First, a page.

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From Mark Slee <>
Subject RE: Some thoughts about changes to Thrift
Date Fri, 06 Mar 2009 19:36:34 GMT
I do just want to call out again here that AFAIK Java tends not to be distributed with many
flavors of Linux, whereas Python does.

If a rewriting effort is undertaken, I'd just throw out a big +1 to fullly considering Python
in addition to Java.

-----Original Message-----
From: Rush Manbert [] 
Sent: Friday, March 06, 2009 10:01 AM
Subject: Re: Some thoughts about changes to Thrift

I don't use any command line tools that are Java-based, so I'm speaking from lack of experience
here. :-)

IMHO, a major feature of any tool implementation is that it be easy to integrate into user's
build environments on all supported platforms.  
In my case, this means that I need use the tool from a Xcode project and also from a Visual
Studio project. When we eventually support Linux, then I guess I'l need to use in a big Makefile-based
set of projects. It may mean that I need to write appropriate makefiles and use the make-flavor
of project that Xcode and VS support. On the Mac, in particular, this is important because
I can make my library project that uses Thrift depend on the project that generates the sources
using the compiler.

So what I'm saying is please take this into consideration when picking the cross-platform
language to use for rewriting the compiler. My personal choice would be Python, because it's
nice and clean to use from the command line, there are template engines available for it,
and installing Python on Windows is pretty easy. But if a Java-based tool has all the same
characteristics, then go for it.

- Rush

On Mar 6, 2009, at 8:02 AM, Bryan Duxbury wrote:

> It seems like there's some consensus on a JavaCC based compiler.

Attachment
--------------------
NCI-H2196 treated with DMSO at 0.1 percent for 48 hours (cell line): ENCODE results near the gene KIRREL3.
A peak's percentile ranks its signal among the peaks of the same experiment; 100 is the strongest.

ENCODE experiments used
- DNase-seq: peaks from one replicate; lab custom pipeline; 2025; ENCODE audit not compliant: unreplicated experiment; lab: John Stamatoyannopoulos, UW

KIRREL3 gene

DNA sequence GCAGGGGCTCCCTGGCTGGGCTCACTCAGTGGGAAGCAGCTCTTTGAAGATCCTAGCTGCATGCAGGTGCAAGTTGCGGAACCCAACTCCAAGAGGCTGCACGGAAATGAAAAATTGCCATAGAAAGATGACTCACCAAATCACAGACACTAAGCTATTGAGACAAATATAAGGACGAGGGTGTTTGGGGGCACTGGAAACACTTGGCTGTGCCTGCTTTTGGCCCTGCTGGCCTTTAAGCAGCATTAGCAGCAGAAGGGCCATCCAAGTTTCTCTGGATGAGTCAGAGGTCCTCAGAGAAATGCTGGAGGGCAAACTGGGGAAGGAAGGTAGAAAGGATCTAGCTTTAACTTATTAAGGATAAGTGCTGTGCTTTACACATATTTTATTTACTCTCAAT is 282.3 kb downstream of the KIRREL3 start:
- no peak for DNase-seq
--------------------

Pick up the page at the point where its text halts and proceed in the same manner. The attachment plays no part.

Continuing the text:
> Should we open an JIRA issue and start to explore feasibility?
> -Bryan
> On Mar 6, 2009, at 3:03 AM, Esteve Fernandez wrote:
>> On Friday 06 March 2009 03:24:23 Mark Slee wrote:
>>> That's pretty much my fault.
>> Actually the current Thrift compiler served its puporse quite 
>> decently, but the coming of new languages and features has made it 
>> (along with the
>> generators) a bit more complex and less easy to maintain.
>>> I personally like Java and think it'd be a decent choice, but there 
>>> do seem to be a decent number of people out there building services 
>>> who seem to vehemently hate Java. Lots of *nix systems do not have a 
>>> JVM or JDK installed by default -- and it's pretty annoying for 
>>> users who aren't writing services in Java to have to install it to 
>>> build the compiler.
>> I'd argue for writing a parser in Java and use a template engine 
>> (Velocity, Freemarker, etc.). Why not Python? Dunno :-) I think Java 
>> is more widely deployed, it has better tools for scanning and parsing 
>> and more developers.
>> Etch, another incubating project with similar goals to Thrift, uses 
>> JavaCC for parsing and Velocity as template engine for its compiler 
>> and generators, even though it also emits C#
>> Using a template engine would make development of new features and 
>> the inclusion of more languages much easier. Instead of having to 
>> hack a generator to add some new feature, we could simply supply a 
>> new template file. For example, at some point in the future I'd like 
>> to build a generator for Javascript, and if we used a template 
>> engine, it would be a matter of writing a minimal generator and a 
>> bunch of templates.
>> Cheers.

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